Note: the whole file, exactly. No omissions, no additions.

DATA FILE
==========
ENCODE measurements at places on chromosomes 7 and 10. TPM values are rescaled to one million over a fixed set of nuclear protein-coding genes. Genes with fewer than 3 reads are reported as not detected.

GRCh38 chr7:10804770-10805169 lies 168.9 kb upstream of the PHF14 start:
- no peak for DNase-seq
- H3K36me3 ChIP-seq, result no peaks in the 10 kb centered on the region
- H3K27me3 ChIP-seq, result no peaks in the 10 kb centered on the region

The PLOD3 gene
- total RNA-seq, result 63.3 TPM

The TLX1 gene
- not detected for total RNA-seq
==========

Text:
ENCODE measurements at places on chromosomes 7 and 10. TPM values are rescaled to one million over a fixed set of nuclear protein-coding genes. Genes with fewer than 3 reads are reported as not detected.

GRCh38 chr7:10804770-10805169 lies 168.9 kb upstream of the PHF14 start:
- no peak for DNase-seq
- H3K36me3 ChIP-seq, result no peaks in the 10 kb centered on the region
- H3K27me3 ChIP-seq, result no peaks in the 10 kb centered on the region

The PLOD3 gene
- total RNA-seq, result 63.3 TPM

The TLX1 gene
- not detected for total RNA-seq